The lifetime risk of CVD increased progressively with the number and intensity of risk factors.

Participants with optimal risk factors had, when compared with those with ≥2 major risk factors, markedly lower lifetime risks of CVD at all age levels. As an example, among persons 45 years of age, those with all optimal risk factors had a lifetime risk of developing CVD of 4.1 percent compared with a 30.7 percent lifetime risk for those with two or more major risk factors.

Although the difference was less pronounced, the lifetime cardiovascular risk was significantly lower in participants with optimal risk factors compared with those with ≥1 not optimal risk factor. As an example, among persons 65 years of age, those with all optimal risk factors had a lifetime risk of developing CVD of 12.4 percent compared with a 25 percent lifetime risk for those with one or more not optimal risk factors.

Many individuals with a low 10-year risk, as calculated using the above models, will still have a high lifetime risk as the strongest determinant of risk in most risk calculators is age. This was modeled in a study of nearly 4000 individuals less than 50 years of age in the MESA and CARDIA studies in whom the burden of atherosclerosis was evaluated [38]. Ten-year and lifetime risks were assigned to each individual and patients were then divided into three groups:

Low 10-year (<10 percent) and low-lifetime (<39 percent) risk

Low 10-year (<10 percent) and high-lifetime (≥39 percent) risk

High 10-year (≥10 percent) risk or diabetes mellitus

The groups were then compared with regard to both their baseline levels of subclinical atherosclerosis (carotid intima-media thickness or coronary artery calcium [CAC] score) and its progression. The group with a low 10-year and high-lifetime risk had both a significantly greater burden of baseline subclinical atherosclerosis as well as a significantly higher rate of CAC progression than the group with a low 10-year and low-lifetime risk. As expected, outcomes in these two groups were significantly better than those in the high 10-year risk group.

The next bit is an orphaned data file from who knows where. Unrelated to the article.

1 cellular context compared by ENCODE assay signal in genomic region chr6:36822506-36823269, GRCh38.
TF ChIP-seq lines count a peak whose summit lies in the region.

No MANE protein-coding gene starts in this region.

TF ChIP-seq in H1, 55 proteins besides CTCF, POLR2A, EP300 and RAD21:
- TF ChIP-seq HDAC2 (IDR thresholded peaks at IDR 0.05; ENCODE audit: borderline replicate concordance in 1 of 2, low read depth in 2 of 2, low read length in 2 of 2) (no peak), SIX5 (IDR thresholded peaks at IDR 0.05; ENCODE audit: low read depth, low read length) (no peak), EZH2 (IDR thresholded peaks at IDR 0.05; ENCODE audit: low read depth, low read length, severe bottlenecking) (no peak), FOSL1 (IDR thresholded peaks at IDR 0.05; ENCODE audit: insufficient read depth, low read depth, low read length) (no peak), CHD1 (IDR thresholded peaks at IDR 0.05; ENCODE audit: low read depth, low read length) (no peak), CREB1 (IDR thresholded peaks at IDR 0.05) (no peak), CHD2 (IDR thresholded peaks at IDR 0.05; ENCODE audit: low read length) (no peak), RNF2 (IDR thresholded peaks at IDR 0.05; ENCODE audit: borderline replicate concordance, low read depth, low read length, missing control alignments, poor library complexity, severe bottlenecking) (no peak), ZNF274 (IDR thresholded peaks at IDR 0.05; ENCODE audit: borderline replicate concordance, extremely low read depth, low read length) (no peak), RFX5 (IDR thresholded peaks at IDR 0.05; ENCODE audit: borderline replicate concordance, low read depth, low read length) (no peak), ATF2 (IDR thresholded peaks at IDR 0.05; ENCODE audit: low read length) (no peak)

ADDITIONAL RISK ASSESSMENT — The use of evaluations beyond traditional risk factor assessment was considered in the ACC/AHA Risk Assessment report [5]. The opinion of this expert committee was that quantitative risk assessment should occur first, and if a risk-based treatment decision is uncertain, assessment of family history of CVD, hs-CRP, coronary artery calcium score, or ankle-brachial index may be considered to inform treatment decision making. The committee did not recommend routine measurement of carotid intima-media thickness for risk assessment a first atherosclerotic CVD event. The committee also did not recommend use of ApoB, chronic kidney disease, albuminuria, or cardiorespiratory fitness evaluation for risk assessment for a first atherosclerotic CVD event.

In a 2016 study that assessed the impact of 13 negative risk markers (including coronary artery calcium of 0, normal carotid intima media thickness, C-reactive protein <2 mg/L, B-type natriuretic peptide <100 pg/mL, and negative family history, among others) on the future risk of all CVD and CHD in 6814 participants in the Multi-Ethnic Study of Atherosclerosis (MESA) without known CVD at baseline, a coronary artery calcium score of 0 was the strongest modulator of future risk and had the greatest impact on net reclassification of risk [39]. Future studies that incorporate additional risk factors into the traditional risk models may further guide clinicians in the assessment of individual CVD risk. (See "Diagnostic and prognostic implications of coronary artery calcification detected by computed tomography", section on 'CAC and prognosis in asymptomatic patients'.)